Academic journal article Teacher Education Quarterly

A Situative Perspective on Developing Writing Pedagogy in a Teacher Professional Learning Community

Academic journal article Teacher Education Quarterly

A Situative Perspective on Developing Writing Pedagogy in a Teacher Professional Learning Community

Article excerpt

The bulk of current research on teacher professional development is focused on teacher learning in the context of teacher professional learning communities (PLCs). In teacher PLCs, groups of teachers meet regularly to increase their own learning and the learning of their students. Teacher PLCs offer a learning model in which, "new ideas and strategies emerge, take root, and develop, and where competence can be truly cultivated and nurtured" (Lieberman & Miller, 2008, p. 2). Findings from this research suggests that teacher PLCs can lead to long-term capacity development and gains in student achievement (DuFour & Eaker, 1998; Grossman, Wineburg, & Woolworth, 2001; Lieberman, & Miller, 2008; Lieberman, & Wood, 2003; McLaughlin & Talbert, 2006; Stoll, Bolam, McMahon, Wallace, & Thomas, 2006).

Research on teacher professional development has recognized the nature of situated learning in the context of teacher PLCs (Putnam & Borko, 2000). Situative perspectives of teacher learning can provide a multi-focal research lens, affording the study of multiple units of analysis: the individuals, the community context, and the social interactions of teachers as they develop knowledge for teaching (Borko, 2004; Putnam & Borko, 2000). According to situated learning theory posited by Jean Lave (1996), as researchers approach the study of learning as a situated process, learning is not characterized exclusively in terms of knowledge acquisition or outcomes. Instead, by focusing on the interactions in and across particular social and physical contexts, learning is a process of social engagement or participation in a community of practice (Lave & Wenger, 1991).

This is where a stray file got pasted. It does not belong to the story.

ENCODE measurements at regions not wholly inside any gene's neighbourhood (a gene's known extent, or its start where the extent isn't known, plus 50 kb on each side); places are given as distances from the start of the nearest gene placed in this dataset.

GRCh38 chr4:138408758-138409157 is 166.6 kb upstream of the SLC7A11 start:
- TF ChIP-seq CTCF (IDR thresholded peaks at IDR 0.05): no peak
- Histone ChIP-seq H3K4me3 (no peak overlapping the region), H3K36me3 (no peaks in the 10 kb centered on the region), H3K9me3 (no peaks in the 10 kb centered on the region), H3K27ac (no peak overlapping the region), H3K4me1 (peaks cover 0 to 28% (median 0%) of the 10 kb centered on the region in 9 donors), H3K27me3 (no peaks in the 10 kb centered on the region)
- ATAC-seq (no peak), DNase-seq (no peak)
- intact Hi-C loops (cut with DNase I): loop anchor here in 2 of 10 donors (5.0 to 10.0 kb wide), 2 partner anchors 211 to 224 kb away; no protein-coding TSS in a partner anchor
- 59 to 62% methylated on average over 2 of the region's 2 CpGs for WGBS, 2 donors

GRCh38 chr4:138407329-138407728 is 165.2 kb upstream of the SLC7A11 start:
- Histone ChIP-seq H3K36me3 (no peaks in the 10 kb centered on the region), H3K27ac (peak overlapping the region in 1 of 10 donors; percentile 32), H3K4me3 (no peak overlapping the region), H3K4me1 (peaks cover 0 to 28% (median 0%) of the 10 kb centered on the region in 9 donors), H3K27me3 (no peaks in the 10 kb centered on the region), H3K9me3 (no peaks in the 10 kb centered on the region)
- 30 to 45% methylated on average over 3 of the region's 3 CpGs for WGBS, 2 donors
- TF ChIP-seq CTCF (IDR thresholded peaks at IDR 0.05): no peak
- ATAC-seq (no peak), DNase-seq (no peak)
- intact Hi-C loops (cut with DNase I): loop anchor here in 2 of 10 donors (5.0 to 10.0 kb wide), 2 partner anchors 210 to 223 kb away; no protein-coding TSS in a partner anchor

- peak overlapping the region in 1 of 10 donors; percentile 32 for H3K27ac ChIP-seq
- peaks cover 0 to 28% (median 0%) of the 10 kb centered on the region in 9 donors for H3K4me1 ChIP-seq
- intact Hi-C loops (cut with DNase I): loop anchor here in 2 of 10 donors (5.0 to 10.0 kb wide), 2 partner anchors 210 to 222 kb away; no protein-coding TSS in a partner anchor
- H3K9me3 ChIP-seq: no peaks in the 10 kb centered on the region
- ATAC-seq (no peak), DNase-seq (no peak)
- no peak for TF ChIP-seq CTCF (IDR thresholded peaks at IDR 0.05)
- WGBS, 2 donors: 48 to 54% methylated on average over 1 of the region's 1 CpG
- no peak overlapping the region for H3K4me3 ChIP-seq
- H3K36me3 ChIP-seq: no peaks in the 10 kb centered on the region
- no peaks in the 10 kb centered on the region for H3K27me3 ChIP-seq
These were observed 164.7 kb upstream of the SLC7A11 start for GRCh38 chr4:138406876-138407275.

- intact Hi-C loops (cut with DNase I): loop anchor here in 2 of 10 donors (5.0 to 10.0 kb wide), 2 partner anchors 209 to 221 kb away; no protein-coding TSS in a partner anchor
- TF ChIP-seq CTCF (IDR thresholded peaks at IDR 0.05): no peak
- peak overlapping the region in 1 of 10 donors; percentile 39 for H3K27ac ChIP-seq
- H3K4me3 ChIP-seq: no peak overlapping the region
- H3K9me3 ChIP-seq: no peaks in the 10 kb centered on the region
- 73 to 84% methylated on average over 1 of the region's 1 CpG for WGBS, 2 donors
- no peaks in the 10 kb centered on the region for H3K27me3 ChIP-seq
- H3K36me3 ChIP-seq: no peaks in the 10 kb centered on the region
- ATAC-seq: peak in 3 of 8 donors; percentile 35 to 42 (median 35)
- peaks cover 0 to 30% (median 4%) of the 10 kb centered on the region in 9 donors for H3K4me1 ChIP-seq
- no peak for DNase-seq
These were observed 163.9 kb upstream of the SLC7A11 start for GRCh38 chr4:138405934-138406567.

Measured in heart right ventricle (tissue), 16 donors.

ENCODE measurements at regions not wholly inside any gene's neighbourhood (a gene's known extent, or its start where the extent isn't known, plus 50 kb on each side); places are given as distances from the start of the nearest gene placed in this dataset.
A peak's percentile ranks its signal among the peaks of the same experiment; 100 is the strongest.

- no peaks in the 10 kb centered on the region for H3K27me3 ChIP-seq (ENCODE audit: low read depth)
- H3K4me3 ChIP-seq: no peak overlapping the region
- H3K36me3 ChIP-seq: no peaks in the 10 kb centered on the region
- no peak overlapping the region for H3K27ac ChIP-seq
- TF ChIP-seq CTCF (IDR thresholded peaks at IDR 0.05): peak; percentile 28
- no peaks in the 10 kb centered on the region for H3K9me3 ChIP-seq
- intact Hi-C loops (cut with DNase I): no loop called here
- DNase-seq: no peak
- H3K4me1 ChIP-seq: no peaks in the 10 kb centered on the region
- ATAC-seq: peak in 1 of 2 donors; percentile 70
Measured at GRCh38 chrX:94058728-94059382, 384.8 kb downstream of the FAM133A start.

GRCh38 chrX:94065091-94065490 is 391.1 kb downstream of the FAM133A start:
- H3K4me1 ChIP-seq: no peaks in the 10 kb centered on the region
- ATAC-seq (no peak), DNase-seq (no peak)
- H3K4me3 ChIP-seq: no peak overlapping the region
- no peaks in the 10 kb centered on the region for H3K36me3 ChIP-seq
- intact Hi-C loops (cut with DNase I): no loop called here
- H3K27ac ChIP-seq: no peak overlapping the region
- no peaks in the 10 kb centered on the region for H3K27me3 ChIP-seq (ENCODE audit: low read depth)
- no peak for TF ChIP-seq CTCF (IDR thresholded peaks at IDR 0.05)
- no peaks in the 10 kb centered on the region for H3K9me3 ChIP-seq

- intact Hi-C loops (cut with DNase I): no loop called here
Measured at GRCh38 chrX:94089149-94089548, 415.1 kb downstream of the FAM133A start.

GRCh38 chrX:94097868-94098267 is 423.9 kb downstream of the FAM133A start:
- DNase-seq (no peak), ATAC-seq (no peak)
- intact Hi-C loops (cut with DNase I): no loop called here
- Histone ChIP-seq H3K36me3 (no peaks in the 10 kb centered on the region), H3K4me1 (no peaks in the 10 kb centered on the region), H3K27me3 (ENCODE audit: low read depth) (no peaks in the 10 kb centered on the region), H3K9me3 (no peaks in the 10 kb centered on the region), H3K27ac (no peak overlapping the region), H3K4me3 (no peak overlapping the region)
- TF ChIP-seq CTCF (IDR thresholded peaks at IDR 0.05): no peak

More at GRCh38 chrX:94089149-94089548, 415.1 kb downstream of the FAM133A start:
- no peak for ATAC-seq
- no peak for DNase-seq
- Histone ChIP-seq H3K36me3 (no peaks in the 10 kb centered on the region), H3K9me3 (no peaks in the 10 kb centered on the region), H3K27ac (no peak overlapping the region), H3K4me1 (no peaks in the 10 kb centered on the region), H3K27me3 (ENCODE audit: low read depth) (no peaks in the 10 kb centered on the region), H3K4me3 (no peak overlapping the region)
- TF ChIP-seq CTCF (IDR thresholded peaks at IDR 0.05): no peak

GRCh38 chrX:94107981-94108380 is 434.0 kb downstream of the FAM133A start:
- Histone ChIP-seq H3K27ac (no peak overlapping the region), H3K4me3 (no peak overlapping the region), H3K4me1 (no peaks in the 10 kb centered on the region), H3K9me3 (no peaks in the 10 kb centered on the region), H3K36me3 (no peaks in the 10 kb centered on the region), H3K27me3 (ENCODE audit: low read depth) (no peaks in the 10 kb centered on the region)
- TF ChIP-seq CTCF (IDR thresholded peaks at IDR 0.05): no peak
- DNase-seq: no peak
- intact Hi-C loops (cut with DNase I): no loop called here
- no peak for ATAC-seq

In this study, I focused on the situated nature of teacher learning in a PLC that was based on the lesson study model for teacher professional development. My primary units of analysis were the engagements of four middle school language arts teachers as they participated in a lesson study focused on teaching and learning writing. I defined engagements as participants' interactions with their own and each others' prior and locally shared experiences, forms of knowledge, and material resources. I selected this focus based on the situative analytic methods suggested by Lemke (1997) in his ecosocial systems model, where he suggests that the primary units of analysis are not things or people, but processes and practices. According to his views on situated cognition theory, Lemke (1997) posited that an ecosocial system includes not only humans in their situated physical environment, but also the social practices, meaning relations, and all interactions between humans and their material ecosystems.

My focus on participants' engagements also included a widened lens through which I studied how participants interacted with the features of the locally adapted teacher PLC model. These multiple foci involved my use of an integrated theoretical approach that combined social learning theory, situated cognition, and the principles of constructivism. As suggested by Borko (2004), "The ability to use multiple frameworks at the same time is a key strength of situative research perspectives" (p. 8). By foregrounding and detailing participants' engagements, I sought to provide a fuller, more complex account of how this locally designed teacher PLC fostered transformations in teachers' perceptions and pedagogy.

Research Questions

This study addressed the following research questions: What is the nature of participants' situated engagements in their collaborative inquiry about teaching and learning writing? How did these engagements contribute to transformations in teacher perspectives and pedagogy?

My findings are discussed in the following themes, which emerged from the data:

(a) Participants synthesized their own and each others' prior knowledge, experiences, and resources from diverse theoretical frameworks in teaching and learning writing. …

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